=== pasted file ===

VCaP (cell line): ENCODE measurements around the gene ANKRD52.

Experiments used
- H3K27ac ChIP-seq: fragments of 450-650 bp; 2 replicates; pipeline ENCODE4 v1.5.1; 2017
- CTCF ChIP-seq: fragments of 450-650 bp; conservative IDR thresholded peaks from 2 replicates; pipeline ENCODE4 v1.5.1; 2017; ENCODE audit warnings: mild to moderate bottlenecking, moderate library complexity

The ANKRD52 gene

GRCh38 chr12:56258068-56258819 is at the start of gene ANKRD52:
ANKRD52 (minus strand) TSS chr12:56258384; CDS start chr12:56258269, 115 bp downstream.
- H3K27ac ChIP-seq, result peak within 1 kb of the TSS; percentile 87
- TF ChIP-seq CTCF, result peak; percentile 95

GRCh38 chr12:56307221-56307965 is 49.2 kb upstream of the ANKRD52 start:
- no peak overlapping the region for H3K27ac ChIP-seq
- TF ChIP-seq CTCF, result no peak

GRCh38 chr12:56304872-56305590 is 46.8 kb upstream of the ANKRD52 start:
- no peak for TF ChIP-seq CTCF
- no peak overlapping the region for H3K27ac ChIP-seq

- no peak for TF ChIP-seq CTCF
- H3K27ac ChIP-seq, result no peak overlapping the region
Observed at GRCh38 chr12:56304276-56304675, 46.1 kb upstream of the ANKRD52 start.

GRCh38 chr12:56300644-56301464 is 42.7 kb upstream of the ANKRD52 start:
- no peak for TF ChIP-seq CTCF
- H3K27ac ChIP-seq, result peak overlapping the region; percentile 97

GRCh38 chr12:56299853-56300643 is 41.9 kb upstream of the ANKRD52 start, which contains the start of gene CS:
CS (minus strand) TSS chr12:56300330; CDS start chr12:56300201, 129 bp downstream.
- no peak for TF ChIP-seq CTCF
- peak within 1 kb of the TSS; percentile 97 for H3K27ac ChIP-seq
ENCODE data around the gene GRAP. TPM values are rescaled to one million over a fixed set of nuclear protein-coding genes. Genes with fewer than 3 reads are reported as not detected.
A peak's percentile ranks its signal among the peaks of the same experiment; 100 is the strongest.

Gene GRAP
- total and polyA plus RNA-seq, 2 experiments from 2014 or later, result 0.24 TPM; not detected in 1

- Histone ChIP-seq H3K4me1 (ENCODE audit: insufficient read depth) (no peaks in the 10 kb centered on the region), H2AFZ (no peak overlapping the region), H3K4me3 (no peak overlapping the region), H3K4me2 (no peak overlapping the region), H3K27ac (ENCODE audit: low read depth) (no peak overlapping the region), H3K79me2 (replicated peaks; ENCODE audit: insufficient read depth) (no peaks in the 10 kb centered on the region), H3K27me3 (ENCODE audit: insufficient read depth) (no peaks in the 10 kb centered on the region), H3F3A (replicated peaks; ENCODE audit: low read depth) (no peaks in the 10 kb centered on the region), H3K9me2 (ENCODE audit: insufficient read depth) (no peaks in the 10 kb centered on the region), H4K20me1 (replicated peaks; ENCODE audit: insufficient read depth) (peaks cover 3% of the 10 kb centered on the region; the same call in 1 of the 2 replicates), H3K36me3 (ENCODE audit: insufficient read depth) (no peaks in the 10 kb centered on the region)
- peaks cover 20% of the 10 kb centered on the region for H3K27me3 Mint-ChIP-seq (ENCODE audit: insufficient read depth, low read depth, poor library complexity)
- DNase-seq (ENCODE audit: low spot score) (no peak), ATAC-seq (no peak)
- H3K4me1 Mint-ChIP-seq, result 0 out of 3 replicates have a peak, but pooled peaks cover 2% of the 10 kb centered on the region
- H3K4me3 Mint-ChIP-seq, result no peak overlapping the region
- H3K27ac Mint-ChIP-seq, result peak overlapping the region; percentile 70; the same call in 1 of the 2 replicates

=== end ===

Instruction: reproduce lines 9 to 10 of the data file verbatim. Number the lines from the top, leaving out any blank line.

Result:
- TF ChIP-seq CTCF, result peak; percentile 95

GRCh38 chr12:56307221-56307965 is 49.2 kb upstream of the ANKRD52 start: